mon 01/03/2021

Pavel Kolesnikov, Wigmore Hall online review - the joyful wisdom of the Goldbergs | reviews, news & interviews

Pavel Kolesnikov, Wigmore Hall online review - the joyful wisdom of the Goldbergs

Pavel Kolesnikov, Wigmore Hall online review - the joyful wisdom of the Goldbergs

A profound and playful engagement with Bach’s world in miniature

Showing off in private: Pavel Kolesnikov at Wigmore HallBoth images from the Wigmore Hall streaming

Aside from the happy accident of longevity, something that set Bach and Handel and Telemann apart from their contemporaries was fluency. I’m speaking here of musical rather than verbal tongues: the least polyglot of them was Bach, with his command of four languages, German, Latin, French and Italian, in decreasing degrees of facility.

Aside from the happy accident of longevity, something that set Bach and Handel and Telemann apart from their contemporaries was fluency. I’m speaking here of musical rather than verbal tongues: the least polyglot of them was Bach, with his command of four languages, German, Latin, French and Italian, in decreasing degrees of facility. While Handel criss-crossed Europe, Bach and Telemann anchored themselves in small areas of central and northern Germany respectively.

Yet the world came to them. Bach especially composed in French and Italian with mother-tongue fluency, albeit a strong German accent. From the playful ornamentation of the Aria onwards, acute one moment, grave the next, Pavel Kolesnikov’s account of the Goldberg Variations at the Wigmore Hall spoke musical French like a native. It seems unfair to credit composer or artist more than each other: for a brief hour and a half, they met and made us at home, in a piece whose essence is the paradoxical art of showing off in private.

On a technical level, Kolesnikov employed the same personal kind of harpsichord-oriented technique that distinguished his 2018 album of Louis Couperin. Predating the Goldbergs by two decades, Couperin’s nephew François composed a variation cycle, Les folies françaises of 1722, and its portraits of human frailty, appraised keenly but without stern judgment, came to mind more than once. In common with a few other young pianists unafraid to reclaim baroque music for their modern-Romantic instrument, Kolesnikov respects the quicker decay, the falling cadences and bell-like clarity of music essentially conceived with harpsichord in mind, translating it into the idiom of the piano rather than making any vain and literal attempt to render the tone of one instrument on another. A couple of right-hand notes picked out towards the end of the Aria rang like faraway bells, establishing a tonal theme which receded and then advanced through the course of the 32 variations.Pavel Kolesnikov plays the Goldbergs at Wigmore HallLes Goldbergs en français, harpsichord on piano: the art of translation in Kolesnikov’s hands is very much in the style of Chapman’s Homer, or Dryden’s: confident of treating the text as a springboard and not a trawling net. The Canon at the fifth which brings the Variations to its still halfway point began in imposing fashion, articulated as if to awe a congregation into submission like an organ fugue or a Lutheran sermon. Even before its much quieter reprise, however – and while taking all the repeats Kolesnikov never quite said the same thing twice – the rhetoric began to wind down and turn inwards, until the music’s inner contrapuntal mechanism simply stopped.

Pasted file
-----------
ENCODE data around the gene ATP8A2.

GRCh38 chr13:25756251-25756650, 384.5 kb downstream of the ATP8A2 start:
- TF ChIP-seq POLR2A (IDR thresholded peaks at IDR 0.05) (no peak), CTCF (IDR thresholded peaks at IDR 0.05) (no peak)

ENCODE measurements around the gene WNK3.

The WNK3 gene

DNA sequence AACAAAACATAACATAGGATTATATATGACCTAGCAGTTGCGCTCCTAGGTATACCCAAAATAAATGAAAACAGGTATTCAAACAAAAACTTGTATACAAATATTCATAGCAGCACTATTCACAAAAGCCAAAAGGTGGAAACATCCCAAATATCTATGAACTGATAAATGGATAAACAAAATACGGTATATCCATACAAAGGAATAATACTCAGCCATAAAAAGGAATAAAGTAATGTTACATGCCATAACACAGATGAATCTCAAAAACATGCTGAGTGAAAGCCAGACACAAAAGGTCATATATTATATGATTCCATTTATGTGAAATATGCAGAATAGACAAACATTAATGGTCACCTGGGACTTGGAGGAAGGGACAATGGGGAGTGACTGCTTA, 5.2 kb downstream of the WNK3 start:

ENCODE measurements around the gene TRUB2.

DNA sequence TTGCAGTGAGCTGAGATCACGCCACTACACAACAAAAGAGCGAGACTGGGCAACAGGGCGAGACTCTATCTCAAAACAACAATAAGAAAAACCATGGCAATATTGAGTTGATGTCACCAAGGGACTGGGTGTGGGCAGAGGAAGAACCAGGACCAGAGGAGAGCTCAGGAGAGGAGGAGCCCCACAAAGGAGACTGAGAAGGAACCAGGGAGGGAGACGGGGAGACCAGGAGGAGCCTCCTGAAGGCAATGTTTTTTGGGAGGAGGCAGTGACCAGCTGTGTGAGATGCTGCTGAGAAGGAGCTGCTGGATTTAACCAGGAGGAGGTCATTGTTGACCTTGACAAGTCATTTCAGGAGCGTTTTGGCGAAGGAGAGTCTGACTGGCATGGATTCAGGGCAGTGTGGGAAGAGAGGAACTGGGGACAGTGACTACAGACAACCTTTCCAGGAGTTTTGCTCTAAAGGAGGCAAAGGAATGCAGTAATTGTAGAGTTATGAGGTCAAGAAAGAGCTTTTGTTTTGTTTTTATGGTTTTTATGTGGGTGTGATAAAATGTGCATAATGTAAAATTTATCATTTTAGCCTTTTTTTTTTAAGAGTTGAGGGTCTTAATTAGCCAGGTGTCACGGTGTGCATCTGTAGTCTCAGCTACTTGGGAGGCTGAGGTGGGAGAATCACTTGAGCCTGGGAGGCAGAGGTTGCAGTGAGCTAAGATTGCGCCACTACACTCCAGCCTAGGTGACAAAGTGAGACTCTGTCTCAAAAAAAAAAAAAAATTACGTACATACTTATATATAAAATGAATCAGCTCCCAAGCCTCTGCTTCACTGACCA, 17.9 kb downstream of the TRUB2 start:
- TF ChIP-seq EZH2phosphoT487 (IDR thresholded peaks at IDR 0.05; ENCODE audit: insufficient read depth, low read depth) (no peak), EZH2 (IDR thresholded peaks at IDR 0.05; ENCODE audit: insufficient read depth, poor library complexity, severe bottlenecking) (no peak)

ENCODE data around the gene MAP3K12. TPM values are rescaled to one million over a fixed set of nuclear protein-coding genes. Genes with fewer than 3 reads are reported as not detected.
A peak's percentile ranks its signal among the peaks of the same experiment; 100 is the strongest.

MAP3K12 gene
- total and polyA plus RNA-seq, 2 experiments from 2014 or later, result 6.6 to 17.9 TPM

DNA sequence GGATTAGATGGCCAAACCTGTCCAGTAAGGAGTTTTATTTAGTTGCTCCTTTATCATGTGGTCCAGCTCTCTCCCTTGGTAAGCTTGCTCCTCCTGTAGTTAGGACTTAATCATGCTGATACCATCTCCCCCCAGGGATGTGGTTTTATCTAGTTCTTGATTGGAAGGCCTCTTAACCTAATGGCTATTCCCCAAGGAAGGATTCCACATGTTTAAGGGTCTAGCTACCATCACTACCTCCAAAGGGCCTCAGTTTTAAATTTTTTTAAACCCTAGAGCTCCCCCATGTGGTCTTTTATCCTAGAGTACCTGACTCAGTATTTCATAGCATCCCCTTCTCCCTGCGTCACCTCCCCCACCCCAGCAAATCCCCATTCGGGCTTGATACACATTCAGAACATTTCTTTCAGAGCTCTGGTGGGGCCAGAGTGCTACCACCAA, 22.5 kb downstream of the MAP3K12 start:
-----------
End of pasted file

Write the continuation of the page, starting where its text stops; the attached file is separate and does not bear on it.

From this and other, personal touches of rubato in the left hand you might not guess that the pianist’s approach to the Goldbergs arose from an encounter with the choreographer Anne Teresa De Keersmaeker. Perhaps he played more strictly when they toured the piece together last summer, or on his recent Hyperion recording which the concert served to promote: I couldn’t say. What last night’s performance communicated was a one-off engagement in the spirit of “joyful wisdom” which Nietzsche identified as the “unity of singer, knight, and free spirit which distinguishes the wonderful early culture of the Provençals”. Such an engagement is necessarily provisional, and if Kolesnikov plays the Goldbergs again tomorrow or in 10 years’ time they will surely sound quite different, and all the better for it.

@peterquantrill

Comments

Thanks for this review. It was an amazing experience - not definitive but much more than that: a fresh, personal account with a tremendous range of colour. Thanks to Wigmore Hall and to Kolesnikov for brightening up a dull time. I'll watch and listen again soon.

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